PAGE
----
I have visions from old TV shows of young women walking around with books on their heads. I always associated that had to do with leaning proper manners, never did it occur to me that they were strength training their poise. Now I can see how the ability to balance something on our head can directly relate to our ability to maintain and use an organized spine. I think this practice will make an appearance in my home now.
My grandma always made holding books on my head to have the royal posture and look like a princess 🙂
But what really helped me to improve my head position which is YTU exercise BlockHead
Love this. It is also a reminder that actions and movements that come so naturally ( or out of necessity) in many areas of the world are sometimes forgotten by ‘Western’ society. Just like squatting instead of sitting, carrying loads on the head naturally wake up parts of us that have dozed off! Congratulations on motherhood ( both child and book!)
I read this whole article with a bag of dog food on my head! I feel great and I will definitely be trying this some more. This would be easy to incorporate into the sitting and breathing at the beginning of class too.
Looks like I’m going to start unloading my groceries while I engage my core and neck muscles ! Thank you for sharing your creative ideas Jill !!
I think I have become complacent about neck pain. I work sitting at my computer for emails/reading reports/writing reports/ etc. I sit watching tv, I sit talking to someone across the table, I text, look at my phone, I read my kindle… my neck is forgotten during this process. It is an eye opener that however that every inch of flexing the neck adds 10 pounds. I gotta remember that, for my neck’s sake.
I like the idea of balancing something on your head to put posture to the test. I am constantly telling clients how much strain we put on our bodies by having our heads forward, but this is an accessible way to put those theories to practice. I’ll definitely be trying this with my dog food at home!
Jill, I enjoyed your article. I did some training with Esther Gokhale a few years ago. Thanks for the reminder about caring some items on my head! Thank you for all the knowledge you have shared with us this week!
A few years ago I started feeling discomfort in my neck. I dismissed it because when I felt stuck I’d just turn my head a few times and it would pass. I’ve also had headaches for a long time. I have focused on the health of many parts of my body, but for some reason, never gave much attention to the my neck with which I seem to have a long distance relationship. Since starting the YTU training I have realised that I have awful neck position, with my chin jutting forward all the time like a chicken. It has never been so clear to me. In fact, just thinking about it, my head feels as heavy as bowling ball and it’s uncomfortable. I am looking forward to rolling out my deep scaliness, upper traps and SCM, to release the tissues and embody better neck position in the future.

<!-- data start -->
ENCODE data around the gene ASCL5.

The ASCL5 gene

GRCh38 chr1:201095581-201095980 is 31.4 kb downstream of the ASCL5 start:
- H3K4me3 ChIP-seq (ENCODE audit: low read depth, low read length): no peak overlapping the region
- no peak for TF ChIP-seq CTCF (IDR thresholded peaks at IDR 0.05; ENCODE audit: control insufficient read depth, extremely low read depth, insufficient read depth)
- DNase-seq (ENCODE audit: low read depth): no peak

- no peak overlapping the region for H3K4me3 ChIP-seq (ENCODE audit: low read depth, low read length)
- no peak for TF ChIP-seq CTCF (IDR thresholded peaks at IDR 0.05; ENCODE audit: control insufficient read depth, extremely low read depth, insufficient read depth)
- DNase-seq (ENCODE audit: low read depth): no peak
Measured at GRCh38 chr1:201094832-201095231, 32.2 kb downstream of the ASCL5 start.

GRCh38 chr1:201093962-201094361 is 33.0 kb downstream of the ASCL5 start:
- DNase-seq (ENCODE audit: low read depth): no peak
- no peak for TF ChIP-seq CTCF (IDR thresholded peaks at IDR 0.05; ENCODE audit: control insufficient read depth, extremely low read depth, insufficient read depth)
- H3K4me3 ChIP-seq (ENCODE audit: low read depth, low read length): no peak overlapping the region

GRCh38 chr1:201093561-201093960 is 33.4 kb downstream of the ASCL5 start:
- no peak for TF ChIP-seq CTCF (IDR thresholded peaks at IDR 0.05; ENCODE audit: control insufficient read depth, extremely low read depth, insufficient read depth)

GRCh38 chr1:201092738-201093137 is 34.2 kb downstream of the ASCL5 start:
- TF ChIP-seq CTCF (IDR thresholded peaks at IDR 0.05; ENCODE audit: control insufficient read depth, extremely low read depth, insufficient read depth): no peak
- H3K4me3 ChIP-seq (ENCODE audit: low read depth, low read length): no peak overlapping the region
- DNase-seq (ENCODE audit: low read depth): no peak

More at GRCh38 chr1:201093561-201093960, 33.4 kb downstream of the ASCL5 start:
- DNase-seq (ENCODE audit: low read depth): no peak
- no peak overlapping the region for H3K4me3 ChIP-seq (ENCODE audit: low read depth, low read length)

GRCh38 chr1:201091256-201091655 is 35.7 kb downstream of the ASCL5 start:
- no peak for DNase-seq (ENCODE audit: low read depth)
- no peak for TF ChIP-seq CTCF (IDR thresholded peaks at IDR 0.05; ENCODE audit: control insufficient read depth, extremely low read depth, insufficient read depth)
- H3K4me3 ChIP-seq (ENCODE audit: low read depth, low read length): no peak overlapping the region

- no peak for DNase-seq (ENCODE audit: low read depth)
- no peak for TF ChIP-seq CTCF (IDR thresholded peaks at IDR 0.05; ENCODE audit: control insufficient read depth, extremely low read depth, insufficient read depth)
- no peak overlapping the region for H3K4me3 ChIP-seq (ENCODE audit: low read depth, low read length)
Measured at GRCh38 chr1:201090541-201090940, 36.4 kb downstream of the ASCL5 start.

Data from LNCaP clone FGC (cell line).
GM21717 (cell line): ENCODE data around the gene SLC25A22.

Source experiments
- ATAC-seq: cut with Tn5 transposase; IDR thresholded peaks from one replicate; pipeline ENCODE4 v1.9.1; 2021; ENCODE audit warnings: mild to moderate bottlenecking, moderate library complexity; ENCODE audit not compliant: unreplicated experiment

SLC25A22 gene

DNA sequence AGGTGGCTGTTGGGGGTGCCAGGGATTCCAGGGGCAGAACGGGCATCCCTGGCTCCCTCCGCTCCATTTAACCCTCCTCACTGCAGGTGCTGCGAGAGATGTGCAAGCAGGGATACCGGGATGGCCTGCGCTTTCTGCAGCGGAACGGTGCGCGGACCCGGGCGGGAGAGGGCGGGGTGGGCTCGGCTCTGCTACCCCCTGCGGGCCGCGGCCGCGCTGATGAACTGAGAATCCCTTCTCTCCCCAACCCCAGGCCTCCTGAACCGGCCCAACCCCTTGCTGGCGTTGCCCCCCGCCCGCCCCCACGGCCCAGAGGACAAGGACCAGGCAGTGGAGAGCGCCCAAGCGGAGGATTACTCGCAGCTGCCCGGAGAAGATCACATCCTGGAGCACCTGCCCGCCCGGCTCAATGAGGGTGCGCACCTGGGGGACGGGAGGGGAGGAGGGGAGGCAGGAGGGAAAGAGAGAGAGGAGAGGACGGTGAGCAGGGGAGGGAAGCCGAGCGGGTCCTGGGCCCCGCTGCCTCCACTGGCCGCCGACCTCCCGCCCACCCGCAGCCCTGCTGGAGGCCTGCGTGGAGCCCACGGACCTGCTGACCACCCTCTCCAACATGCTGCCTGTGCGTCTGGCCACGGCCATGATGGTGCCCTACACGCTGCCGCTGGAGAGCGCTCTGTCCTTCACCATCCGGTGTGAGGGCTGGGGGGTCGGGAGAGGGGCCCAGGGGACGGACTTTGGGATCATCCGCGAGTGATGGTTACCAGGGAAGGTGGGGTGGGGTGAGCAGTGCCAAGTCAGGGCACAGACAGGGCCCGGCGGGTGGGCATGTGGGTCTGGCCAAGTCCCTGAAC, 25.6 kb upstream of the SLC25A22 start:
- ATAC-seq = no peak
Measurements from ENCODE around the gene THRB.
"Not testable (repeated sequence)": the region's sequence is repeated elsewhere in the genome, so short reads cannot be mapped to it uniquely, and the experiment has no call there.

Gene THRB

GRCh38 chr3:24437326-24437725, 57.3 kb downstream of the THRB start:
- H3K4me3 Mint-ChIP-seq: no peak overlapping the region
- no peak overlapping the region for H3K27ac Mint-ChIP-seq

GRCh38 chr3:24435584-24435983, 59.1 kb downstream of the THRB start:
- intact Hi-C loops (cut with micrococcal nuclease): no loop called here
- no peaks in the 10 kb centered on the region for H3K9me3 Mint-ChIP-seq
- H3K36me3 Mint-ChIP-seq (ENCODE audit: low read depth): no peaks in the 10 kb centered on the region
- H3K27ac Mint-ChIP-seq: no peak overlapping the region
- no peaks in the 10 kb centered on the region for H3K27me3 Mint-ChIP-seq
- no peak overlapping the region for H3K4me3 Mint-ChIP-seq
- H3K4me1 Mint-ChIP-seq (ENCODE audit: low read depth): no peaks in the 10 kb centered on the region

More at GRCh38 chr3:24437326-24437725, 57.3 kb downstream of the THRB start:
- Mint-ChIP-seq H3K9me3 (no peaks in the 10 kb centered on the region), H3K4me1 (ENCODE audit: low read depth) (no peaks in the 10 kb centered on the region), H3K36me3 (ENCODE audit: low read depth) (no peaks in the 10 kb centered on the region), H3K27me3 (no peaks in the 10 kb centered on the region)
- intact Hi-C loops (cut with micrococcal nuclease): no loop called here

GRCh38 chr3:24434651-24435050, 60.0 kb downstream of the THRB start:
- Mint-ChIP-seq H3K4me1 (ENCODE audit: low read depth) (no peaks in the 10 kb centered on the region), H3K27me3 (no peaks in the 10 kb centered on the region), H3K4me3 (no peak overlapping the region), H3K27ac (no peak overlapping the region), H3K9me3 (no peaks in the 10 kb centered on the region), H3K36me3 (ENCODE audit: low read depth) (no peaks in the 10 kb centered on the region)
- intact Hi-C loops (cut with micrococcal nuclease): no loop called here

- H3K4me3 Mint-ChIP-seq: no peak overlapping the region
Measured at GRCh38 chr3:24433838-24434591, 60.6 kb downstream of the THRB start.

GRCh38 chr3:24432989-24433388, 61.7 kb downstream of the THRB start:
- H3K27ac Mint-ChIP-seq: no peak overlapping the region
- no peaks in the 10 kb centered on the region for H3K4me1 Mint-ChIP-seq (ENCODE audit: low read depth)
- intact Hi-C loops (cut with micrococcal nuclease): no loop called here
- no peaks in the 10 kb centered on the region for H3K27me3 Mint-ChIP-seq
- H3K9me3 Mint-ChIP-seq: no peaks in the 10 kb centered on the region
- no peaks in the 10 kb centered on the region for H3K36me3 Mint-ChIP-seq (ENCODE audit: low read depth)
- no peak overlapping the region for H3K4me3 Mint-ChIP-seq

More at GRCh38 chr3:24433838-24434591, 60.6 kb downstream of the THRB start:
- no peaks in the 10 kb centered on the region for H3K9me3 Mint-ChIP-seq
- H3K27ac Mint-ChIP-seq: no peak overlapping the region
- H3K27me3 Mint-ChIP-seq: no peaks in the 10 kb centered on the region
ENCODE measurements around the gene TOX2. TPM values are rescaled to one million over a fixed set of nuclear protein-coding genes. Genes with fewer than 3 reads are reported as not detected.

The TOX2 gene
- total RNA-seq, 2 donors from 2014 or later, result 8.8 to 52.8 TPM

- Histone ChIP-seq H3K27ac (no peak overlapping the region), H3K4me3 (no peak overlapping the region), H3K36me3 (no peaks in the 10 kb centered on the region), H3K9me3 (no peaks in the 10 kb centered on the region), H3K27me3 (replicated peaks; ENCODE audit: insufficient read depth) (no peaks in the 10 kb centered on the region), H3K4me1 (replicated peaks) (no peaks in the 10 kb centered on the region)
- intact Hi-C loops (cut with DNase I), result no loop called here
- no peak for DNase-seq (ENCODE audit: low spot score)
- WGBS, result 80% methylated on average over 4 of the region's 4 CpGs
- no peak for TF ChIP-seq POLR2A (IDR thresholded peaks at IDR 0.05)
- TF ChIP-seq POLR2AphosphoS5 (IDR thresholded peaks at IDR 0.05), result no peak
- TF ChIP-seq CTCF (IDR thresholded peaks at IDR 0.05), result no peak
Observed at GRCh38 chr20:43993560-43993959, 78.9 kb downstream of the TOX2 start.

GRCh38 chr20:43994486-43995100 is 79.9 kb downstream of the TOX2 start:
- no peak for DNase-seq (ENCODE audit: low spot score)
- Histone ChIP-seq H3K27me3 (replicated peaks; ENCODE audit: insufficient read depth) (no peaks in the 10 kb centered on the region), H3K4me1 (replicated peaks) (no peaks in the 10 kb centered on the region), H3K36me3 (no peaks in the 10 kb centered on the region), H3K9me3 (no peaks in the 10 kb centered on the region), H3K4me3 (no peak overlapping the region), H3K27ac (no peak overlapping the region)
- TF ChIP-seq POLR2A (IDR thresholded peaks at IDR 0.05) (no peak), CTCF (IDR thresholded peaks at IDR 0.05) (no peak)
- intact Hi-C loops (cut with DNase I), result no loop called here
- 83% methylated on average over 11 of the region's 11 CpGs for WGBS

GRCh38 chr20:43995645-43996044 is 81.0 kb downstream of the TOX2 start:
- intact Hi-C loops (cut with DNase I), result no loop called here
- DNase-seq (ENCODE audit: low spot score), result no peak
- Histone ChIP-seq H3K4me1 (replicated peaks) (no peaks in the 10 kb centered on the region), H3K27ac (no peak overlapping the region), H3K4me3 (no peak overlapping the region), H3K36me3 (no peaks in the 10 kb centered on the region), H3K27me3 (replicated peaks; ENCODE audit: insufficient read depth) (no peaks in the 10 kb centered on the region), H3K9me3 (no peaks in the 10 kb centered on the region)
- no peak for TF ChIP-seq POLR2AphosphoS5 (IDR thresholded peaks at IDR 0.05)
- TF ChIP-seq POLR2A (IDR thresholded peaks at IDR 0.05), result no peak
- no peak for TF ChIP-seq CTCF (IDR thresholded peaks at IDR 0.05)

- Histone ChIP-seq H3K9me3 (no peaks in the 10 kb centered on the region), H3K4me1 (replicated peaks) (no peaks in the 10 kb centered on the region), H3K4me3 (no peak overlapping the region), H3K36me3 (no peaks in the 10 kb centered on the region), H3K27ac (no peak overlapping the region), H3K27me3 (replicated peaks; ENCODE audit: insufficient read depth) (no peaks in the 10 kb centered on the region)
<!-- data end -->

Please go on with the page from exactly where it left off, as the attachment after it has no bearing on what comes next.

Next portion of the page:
Reading this article brings me back to India where women carry heavy containers of water /wood and walk for a long distance. I was so impressed by the daily chore performed by the women even though what they are doing is probably out of necessity. I can only imagine the concentration, balance neck strength and proprioception. Our bodies are truly fascinating , highly adaptable and teachable machines.
Thanks for this tip! Now that I get a break from studying, I have been trying to examine and adjust my neck and upper back alignment. This will be a useful tool to use!
What an honor to meet your adorable daughter today, Lilah. I remember reading this blog before teaching a posture workshop and how much it inspired me. I put a bolster on my head and felt the significant difference of lifting verses forcing my neck back to be aligned. I still use this in my yoga classes with the 3 B’s : blocks, blankets, and bolsters.
Congratulations on additions to your family. Forward head posture is very common these days. I agree stimulating the level 1 muscles of the cervical spine to better perform dynamic stabilization is necessary, I would love to know your ideas on the proper approach. Is there a standard corrective exercise protocol one should approach to help ensure that they are strengthening there neck muscles in long term sustainable ways?
5 years ago I took my posture very seriously and after about six months of really working at it I felt as though I had great proprioception and therefore perfect posture. Then, I thought I could stop working at it. Now I’ve just realized that my daily dizzy spells and nausea are caused by my super hypertonic upper traps, splenius capitus, and suboccipitals, which is all attributed to my crappy posture. I’ve, since realizing this…again, started to work on my posture. This article came at a great time. Thanks! And congratulations on your beautiful miracle 🙂